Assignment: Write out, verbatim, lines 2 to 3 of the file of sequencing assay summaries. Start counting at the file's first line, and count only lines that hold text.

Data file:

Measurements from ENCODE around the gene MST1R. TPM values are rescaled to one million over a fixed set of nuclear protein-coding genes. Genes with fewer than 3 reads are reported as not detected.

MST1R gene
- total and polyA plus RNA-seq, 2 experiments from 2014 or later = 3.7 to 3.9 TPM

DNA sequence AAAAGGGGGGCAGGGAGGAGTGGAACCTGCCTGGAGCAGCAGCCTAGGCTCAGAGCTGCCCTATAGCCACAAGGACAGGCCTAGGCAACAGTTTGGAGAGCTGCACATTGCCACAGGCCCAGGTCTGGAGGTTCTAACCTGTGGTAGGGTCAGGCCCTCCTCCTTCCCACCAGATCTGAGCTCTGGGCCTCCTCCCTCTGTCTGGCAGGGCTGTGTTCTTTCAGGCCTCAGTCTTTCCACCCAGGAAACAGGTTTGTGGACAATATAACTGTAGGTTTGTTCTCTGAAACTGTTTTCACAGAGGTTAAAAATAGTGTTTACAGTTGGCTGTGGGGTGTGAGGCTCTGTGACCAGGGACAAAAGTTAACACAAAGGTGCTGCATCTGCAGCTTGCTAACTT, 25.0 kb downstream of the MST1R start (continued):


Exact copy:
MST1R gene
- total and polyA plus RNA-seq, 2 experiments from 2014 or later = 3.7 to 3.9 TPM